The extract of Stevia rebaudiana plant contains a mixture of different sweet diterpene glycosides, which have a single base—steviol and differ by the presence of carbohydrate residues at positions C13 and C19. These glycosides accumulate in Stevia leaves and compose approximately 10%-20% of the total dry weight. Typically, on a dry weight basis, the four major glycosides found in the leaves of Stevia are Dulcoside A (0.3%), Rebaudioside C (0.6-1.0%), Rebaudioside A (3.8%) and Stevioside (9.1%). Other glycosides identified in Stevia extract include Rebaudioside B, D, E, and F, Steviolbioside and Rubusoside. Among steviol glycosides only Stevioside and Rebaudioside A are available in commercial scale.

The physical and sensory properties are well studied only for Stevioside and Rebaudioside A. The sweetness potency of Stevioside is around 210 times higher than sucrose, Rebaudioside A in between 200 and 400 times.

Generally production of extract includes extraction of plant material with water or water-organic solvent mixture, precipitation of high molecular weight substances, deionization, and decolorization, purification on specific macroporous polymeric adsorbents, concentration and drying.

Purification techniques include re-crystallization from various organic solvents as well as chromatographic separation. As a result, besides the highly purified steviol glycosides, substantial amount of by products with 65-75% steviol glycosides content is being generated. The amount of such “non-food grade” materials often exceeds the “main” product 2-3 times and there is a certain economic demand for re-processing of these “by-products”. This possesses big technical challenge as the majority of existing commercial purification processes fail to deliver satisfactory results with initial materials containing as low as 65-75% total steviol glycosides.

On the other hand commercial preparations of steviol glycosides such as Stevia Extract, Rebaudioside A possess certain drawbacks substantially limiting their usage in mainstream products.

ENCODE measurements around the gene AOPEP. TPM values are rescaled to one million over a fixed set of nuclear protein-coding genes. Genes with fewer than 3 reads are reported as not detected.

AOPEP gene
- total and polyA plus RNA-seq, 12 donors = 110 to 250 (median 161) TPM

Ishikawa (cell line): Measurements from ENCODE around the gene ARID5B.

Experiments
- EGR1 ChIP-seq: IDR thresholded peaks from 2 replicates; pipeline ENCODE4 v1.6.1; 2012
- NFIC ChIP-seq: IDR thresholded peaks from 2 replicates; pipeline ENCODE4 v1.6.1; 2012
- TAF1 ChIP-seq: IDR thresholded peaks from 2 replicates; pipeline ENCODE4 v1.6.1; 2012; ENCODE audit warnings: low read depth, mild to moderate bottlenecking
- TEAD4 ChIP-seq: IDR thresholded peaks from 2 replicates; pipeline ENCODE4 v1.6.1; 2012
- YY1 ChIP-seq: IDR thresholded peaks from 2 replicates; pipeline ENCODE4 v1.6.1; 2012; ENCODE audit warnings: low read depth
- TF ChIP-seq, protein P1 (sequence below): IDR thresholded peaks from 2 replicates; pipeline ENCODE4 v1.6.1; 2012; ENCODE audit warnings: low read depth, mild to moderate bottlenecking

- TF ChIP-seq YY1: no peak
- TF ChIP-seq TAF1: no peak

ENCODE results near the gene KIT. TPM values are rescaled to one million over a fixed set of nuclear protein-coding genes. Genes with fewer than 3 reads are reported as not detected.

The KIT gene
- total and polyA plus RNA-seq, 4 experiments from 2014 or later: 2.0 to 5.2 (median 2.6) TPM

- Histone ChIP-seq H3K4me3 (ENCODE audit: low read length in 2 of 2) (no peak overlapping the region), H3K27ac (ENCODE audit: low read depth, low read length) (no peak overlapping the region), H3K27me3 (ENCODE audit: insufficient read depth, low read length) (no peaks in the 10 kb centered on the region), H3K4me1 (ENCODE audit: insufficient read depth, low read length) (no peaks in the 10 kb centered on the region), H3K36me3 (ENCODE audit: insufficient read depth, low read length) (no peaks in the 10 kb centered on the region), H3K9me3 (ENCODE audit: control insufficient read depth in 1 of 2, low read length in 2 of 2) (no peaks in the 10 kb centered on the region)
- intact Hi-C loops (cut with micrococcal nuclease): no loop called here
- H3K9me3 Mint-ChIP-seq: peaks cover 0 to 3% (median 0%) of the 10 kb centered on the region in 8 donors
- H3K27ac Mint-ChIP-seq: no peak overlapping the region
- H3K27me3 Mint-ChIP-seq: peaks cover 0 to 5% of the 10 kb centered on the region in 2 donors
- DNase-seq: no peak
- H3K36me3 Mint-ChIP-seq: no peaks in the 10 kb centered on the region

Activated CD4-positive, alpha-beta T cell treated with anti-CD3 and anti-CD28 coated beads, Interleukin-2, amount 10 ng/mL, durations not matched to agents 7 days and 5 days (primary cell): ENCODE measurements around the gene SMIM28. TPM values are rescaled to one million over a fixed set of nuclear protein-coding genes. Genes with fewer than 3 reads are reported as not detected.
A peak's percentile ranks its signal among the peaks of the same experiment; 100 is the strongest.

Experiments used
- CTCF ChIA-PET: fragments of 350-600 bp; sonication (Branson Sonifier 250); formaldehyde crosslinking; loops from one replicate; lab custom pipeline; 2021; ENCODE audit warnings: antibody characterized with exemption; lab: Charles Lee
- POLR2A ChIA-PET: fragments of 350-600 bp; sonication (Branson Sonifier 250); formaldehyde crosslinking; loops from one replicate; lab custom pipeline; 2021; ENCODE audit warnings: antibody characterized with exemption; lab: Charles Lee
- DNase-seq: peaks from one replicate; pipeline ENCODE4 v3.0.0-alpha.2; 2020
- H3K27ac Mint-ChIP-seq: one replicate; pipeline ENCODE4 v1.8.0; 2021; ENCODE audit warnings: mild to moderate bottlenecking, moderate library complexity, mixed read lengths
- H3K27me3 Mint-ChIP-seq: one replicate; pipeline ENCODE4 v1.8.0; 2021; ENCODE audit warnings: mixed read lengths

One of these disadvantages is “so-called” limited maximal response value. This is the maximal sweetness in sugar equivalents achievable by using a high intensity sweetener regardless how high the concentration of the sweetener is. For steviol glycosides this value is approx. 6-8%. This means when used “as-is” steviol glycosides cannot deliver sweetness feeling which is higher than that of 6-8% sucrose solution. Considering that majority of soft drinks contain 10-13% sucrose the usage of steviol glycosides for full sugar substitution is not possible.

It has to be noted that high intensity sweeteners' taste profile is highly dependant on the concentration and usually the higher the concentration the higher the sensation of undesirable taste components such as bitterness, licorice, lingering aftertaste. This phenomenon limits the usage of steviol glycosides further to 4-5% sucrose equivalents in order to achieve pleasant taste of a food or beverage sweetened with stevia sweeteners.

Rebaudioside C or Reb C (CAS No: 63550-99-2), also known as Dulcoside B, is the third most abundant sweet glycoside found in Stevia rebaudiana. Nevertheless its isolation and purification are one of the most challenging compared to other glycosides. Few descriptions exist in literature of processes yielding high purity Rebaudioside C.

Recent studies show that highly purified forms of Rebaudioside C possess certain valuable properties. Particularly Rebaudioside C is capable to deliver flavor and sweetness enhancing properties.

These properties multiply the significance of Rebaudioside C and attract great interest for processes of preparation of highly purified forms of Rebaudioside C.

There are few processes described in the prior arts for Rebaudioside C preparation.

U.S. Pat. No. 4,353,889 describes a process of preparation of a substance referred as “Rebaudioside C”. According to the embodiment of the patent, Rebaudioside A is refluxed with strong base in aqueous methanol medium at elevated temperature. Upon completion of the reaction the mixture is cooled and acidified with sulfuric acid to yield the base hydrolysis product called “Rebaudioside C” with 99% purity. It has to be noted that the chemical formula of the compound given in the patent actually corresponds to substance currently known to art as Rebaudioside B (CAS No: 58543-17-2).

Stevia rebaudiana aqueous extract was re-crystallized from methanol-ethanol mixture and Reb C was recovered from obtained mixture by chromatography on silica gel (Kobayashi et al., 1977). The process employs chromatographic separation which is not suitable for application in commercial scale.

Stevia rebaudiana methanolic extract was re-crystallized from methanol and Reb C was recovered from obtained mother liquor by chromatography on silica gel (Sakamoto et al., 1977). Using chromatographic separation stage in process makes it difficult to apply in commercial scale.

Most of the existing processes of highly purified Reb C preparation employ techniques which are only applicable for laboratory or pilot scale production.